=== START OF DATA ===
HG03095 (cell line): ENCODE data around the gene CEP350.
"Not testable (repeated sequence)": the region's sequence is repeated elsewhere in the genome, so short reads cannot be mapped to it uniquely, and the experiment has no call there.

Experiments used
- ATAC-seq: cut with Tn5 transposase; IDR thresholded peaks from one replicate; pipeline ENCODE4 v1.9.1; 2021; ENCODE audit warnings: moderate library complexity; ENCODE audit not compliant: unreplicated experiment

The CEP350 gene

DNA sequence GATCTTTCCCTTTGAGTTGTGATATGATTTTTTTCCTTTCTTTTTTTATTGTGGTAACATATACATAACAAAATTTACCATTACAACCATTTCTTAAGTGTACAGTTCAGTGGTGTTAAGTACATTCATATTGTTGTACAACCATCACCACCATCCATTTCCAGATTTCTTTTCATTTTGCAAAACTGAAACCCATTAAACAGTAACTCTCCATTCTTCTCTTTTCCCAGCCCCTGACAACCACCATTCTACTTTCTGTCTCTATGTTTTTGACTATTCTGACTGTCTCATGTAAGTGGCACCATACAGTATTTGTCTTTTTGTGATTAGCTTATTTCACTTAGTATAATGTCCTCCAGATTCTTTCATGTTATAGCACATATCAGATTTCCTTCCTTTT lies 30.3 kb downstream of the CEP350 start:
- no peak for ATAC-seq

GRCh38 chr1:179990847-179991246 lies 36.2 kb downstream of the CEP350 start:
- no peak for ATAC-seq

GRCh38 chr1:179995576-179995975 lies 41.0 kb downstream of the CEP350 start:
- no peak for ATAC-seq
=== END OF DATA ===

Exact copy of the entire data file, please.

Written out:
HG03095 (cell line): ENCODE data around the gene CEP350.
"Not testable (repeated sequence)": the region's sequence is repeated elsewhere in the genome, so short reads cannot be mapped to it uniquely, and the experiment has no call there.

Experiments used
- ATAC-seq: cut with Tn5 transposase; IDR thresholded peaks from one replicate; pipeline ENCODE4 v1.9.1; 2021; ENCODE audit warnings: moderate library complexity; ENCODE audit not compliant: unreplicated experiment

The CEP350 gene

DNA sequence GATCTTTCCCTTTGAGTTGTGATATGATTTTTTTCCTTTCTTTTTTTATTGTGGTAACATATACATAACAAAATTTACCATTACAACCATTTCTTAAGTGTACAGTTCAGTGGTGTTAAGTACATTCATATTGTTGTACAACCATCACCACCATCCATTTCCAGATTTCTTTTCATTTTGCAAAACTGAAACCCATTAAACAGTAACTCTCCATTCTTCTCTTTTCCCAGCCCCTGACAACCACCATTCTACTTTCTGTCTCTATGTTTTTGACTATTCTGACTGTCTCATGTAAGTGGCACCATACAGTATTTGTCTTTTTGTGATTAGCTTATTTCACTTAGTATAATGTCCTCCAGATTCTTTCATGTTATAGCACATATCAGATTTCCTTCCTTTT lies 30.3 kb downstream of the CEP350 start:
- no peak for ATAC-seq

GRCh38 chr1:179990847-179991246 lies 36.2 kb downstream of the CEP350 start:
- no peak for ATAC-seq

GRCh38 chr1:179995576-179995975 lies 41.0 kb downstream of the CEP350 start:
- no peak for ATAC-seq